The youth and dedication of the current Bucs squad makes this team an enjoyable one for Jon Gruden to coach
The Tampa Bay Buccaneers just began the last mini-camp they will ever hold at One Buccaneer Place, their oft-reconfigured home of the last 30 years. After the upcoming training camp in Central Florida, the Bucs will move into their new, state-of-the-art headquarters near Raymond James Stadium.
And not a moment too soon.
Rarely are the limited spaces of One Buc Place more cramped than during the final mini-camp of the offseason, when the roster is bloated to maximum size. In the same locker room the team has used since 1976, a double-sided row of extra lockers runs down the middle of the room, necessary to accommodate an incredible 97 players.
Of course, that same inflated number is a boon on the practice fields behind One Buccaneer Place, as the team can run a fast-paced two hours worth of drills and constantly shuttle in fresh units. On Tuesday morning, the Bucs opened their four practice mini-camp with an enthusiastic and productive first workout.
There were plays that failed, of course, a few balls dropped and an occasional assignment forgotten, but the dedication shown by this young team over the course of a 14-week offseason program was obvious again as mini-camp opened. Head Coach Jon Gruden was encouraged.
"We've had an unbelievable turnout, almost 100 percent every day," he said, referring to the mostly voluntary work of the last three months. "We've had 85-90 players here. These guys have worked extremely hard to welcome the newcomers here, teach them how we practice and what we're after in terms of performance. That's the biggest change. We're even more unified at this time than we [have been] since I've been here."
Of course, Tuesday's session was the first mandatory, whole-squad practice of the entire offseason, so near-perfect attendance was expected. There are 100 players on the Bucs' roster at the moment, technically, though wide receiver Jonathan Carter is currently rehabbing an NFL Europe injury at an NFLEL facility in Alabama.
Of the remaining 99 players, only defensive tackle Anthony Bryant and guard Toniu Fonoti were not at One Buc Place on Tuesday. Gruden said that Bryant was excused due to an illness in the family while Fonoti's absence was, at that point, unexplained. Quarterback Luke McCown, who will undergo surgery for an injured knee later this week, did not practice, but everybody else on the roster participated in at least some of the action.
And practice was relatively sharp, resembling an actual training camp practice much more than an early-spring walk-through. As was the plan, the Bucs laid the foundation for a quick start to camp by working very hard over the last 14 weeks, and the results were obvious on Tuesday.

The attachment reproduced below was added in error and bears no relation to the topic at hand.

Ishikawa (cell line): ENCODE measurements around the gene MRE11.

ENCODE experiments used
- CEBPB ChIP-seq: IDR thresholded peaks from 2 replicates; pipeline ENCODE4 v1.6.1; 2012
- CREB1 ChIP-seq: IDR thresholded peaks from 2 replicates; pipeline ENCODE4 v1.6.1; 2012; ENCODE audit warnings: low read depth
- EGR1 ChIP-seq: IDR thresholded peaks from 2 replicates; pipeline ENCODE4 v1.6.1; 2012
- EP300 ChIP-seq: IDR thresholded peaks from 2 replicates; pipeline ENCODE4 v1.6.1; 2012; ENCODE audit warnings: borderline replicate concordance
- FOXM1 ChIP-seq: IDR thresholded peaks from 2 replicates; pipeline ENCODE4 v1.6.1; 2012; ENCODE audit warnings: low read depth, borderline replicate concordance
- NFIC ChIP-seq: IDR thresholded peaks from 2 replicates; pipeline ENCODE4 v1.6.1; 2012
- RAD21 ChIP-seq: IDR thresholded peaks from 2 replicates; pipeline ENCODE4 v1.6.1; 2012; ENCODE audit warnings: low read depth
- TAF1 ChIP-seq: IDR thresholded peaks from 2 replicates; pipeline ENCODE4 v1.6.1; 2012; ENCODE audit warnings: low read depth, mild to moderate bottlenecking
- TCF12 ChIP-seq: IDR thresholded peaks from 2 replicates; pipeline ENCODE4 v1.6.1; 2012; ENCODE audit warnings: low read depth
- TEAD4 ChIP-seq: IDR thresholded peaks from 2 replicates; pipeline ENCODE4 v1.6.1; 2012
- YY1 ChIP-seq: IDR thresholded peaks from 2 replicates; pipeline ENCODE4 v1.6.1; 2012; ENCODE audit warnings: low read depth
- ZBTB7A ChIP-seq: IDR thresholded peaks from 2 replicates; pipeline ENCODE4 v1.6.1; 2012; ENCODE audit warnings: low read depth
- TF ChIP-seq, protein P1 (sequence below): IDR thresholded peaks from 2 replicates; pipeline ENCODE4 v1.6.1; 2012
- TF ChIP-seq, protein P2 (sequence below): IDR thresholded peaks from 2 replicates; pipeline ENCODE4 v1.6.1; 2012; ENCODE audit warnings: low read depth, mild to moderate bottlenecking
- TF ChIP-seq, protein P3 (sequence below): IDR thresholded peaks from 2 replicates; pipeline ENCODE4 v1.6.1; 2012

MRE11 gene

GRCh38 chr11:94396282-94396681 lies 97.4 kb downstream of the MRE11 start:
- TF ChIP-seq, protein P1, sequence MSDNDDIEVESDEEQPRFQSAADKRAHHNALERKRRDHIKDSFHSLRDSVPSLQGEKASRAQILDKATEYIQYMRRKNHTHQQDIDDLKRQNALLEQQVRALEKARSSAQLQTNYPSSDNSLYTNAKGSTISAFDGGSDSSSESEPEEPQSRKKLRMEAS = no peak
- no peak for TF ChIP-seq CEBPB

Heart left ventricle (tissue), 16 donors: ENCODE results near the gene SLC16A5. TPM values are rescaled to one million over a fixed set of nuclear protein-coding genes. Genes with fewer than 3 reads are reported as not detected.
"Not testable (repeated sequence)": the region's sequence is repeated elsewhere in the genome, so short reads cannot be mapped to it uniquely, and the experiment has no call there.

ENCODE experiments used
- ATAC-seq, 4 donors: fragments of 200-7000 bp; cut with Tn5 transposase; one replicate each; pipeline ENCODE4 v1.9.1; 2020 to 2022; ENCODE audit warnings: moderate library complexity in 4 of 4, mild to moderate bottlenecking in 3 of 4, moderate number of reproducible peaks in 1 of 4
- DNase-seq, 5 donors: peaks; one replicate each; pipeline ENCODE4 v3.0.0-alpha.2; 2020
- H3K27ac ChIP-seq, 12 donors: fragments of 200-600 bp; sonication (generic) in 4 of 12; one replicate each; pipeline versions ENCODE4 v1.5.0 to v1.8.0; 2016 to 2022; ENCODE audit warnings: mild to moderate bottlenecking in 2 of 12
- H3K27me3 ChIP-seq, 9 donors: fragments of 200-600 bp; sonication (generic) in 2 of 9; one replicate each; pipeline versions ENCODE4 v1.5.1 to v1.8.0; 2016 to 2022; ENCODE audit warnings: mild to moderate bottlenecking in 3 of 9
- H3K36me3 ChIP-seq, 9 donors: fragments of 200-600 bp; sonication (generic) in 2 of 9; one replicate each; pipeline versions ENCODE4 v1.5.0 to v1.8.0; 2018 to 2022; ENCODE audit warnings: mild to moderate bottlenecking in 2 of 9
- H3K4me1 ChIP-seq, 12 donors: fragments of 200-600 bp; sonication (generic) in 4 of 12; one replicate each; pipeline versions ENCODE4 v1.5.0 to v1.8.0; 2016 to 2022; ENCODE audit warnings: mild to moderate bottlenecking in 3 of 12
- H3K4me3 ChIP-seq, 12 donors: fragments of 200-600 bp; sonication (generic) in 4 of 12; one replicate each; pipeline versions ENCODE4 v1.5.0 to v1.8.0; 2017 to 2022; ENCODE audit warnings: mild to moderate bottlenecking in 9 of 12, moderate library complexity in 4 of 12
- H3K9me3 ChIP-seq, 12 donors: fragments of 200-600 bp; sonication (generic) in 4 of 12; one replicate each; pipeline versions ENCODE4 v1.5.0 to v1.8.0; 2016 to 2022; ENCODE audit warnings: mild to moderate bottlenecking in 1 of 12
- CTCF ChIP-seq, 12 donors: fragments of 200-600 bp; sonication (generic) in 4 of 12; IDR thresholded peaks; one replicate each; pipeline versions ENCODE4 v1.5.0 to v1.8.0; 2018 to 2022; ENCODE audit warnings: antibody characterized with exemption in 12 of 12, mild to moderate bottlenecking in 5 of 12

"I've been so proud of them," said Gruden. "We're going to play, we're going to work, we're going to be ready to roll. Whether or not we coach good enough, that remains to be seen, but this football team will be in the upper level of teams in this league in terms of work ethic. They work hard, they love football, they like to compete and they show a healthy respect for each other. It's fun to come to work with these guys."
The Bucs actually had a two-a-day scheduled for Tuesday, but the afternoon practice was cut in half by ominous clouds and a bank of lightning close to the field. Gruden kept the team on the facility's porch for a few minutes waiting to see if the lightning would vacate the area, but eventually shut it down. With one practice each on Wednesday and Thursday and the strong start on Tuesday morning, the team should get in an adequate amount of work.
"This mini-camp practice today was like a game," said Gruden. "The coaches are off the field, we're moving the ball, we're substituting, we're playing it like it is a game. Everybody had three six-play drives. We had a full blitz period, a 12 to 15-play blitz period, a half-line blitz period. We're much more advanced in terms of what we're trying to get done, instead of just lining up and having a walk-through and teaching guys what to do. Now they're in a position where they're going to slot themselves in terms of who gets how many reps. We're evaluating everything. It's been exciting yet it's been very challenging."